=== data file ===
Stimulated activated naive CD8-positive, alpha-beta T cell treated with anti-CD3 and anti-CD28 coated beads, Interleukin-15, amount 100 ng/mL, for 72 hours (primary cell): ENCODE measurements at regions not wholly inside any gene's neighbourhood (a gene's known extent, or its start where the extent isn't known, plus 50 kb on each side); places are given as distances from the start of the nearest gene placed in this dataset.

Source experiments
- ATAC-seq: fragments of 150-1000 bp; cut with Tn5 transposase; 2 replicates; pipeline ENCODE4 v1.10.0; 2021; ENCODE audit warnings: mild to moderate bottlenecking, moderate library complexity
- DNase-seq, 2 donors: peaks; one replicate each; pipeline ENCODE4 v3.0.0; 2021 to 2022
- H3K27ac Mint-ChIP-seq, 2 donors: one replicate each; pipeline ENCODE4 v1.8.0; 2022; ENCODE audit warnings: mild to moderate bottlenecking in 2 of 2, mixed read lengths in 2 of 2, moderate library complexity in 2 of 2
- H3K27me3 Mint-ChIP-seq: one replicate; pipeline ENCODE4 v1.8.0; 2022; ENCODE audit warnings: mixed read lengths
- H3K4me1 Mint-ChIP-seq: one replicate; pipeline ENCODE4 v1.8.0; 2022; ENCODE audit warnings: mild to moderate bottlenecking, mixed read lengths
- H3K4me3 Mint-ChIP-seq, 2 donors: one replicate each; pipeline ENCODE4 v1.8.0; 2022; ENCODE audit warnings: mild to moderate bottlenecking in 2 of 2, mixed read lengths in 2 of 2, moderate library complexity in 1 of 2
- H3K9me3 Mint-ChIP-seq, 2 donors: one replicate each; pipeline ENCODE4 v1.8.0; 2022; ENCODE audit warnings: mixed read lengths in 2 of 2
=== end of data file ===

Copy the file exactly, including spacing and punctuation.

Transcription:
Stimulated activated naive CD8-positive, alpha-beta T cell treated with anti-CD3 and anti-CD28 coated beads, Interleukin-15, amount 100 ng/mL, for 72 hours (primary cell): ENCODE measurements at regions not wholly inside any gene's neighbourhood (a gene's known extent, or its start where the extent isn't known, plus 50 kb on each side); places are given as distances from the start of the nearest gene placed in this dataset.

Source experiments
- ATAC-seq: fragments of 150-1000 bp; cut with Tn5 transposase; 2 replicates; pipeline ENCODE4 v1.10.0; 2021; ENCODE audit warnings: mild to moderate bottlenecking, moderate library complexity
- DNase-seq, 2 donors: peaks; one replicate each; pipeline ENCODE4 v3.0.0; 2021 to 2022
- H3K27ac Mint-ChIP-seq, 2 donors: one replicate each; pipeline ENCODE4 v1.8.0; 2022; ENCODE audit warnings: mild to moderate bottlenecking in 2 of 2, mixed read lengths in 2 of 2, moderate library complexity in 2 of 2
- H3K27me3 Mint-ChIP-seq: one replicate; pipeline ENCODE4 v1.8.0; 2022; ENCODE audit warnings: mixed read lengths
- H3K4me1 Mint-ChIP-seq: one replicate; pipeline ENCODE4 v1.8.0; 2022; ENCODE audit warnings: mild to moderate bottlenecking, mixed read lengths
- H3K4me3 Mint-ChIP-seq, 2 donors: one replicate each; pipeline ENCODE4 v1.8.0; 2022; ENCODE audit warnings: mild to moderate bottlenecking in 2 of 2, mixed read lengths in 2 of 2, moderate library complexity in 1 of 2
- H3K9me3 Mint-ChIP-seq, 2 donors: one replicate each; pipeline ENCODE4 v1.8.0; 2022; ENCODE audit warnings: mixed read lengths in 2 of 2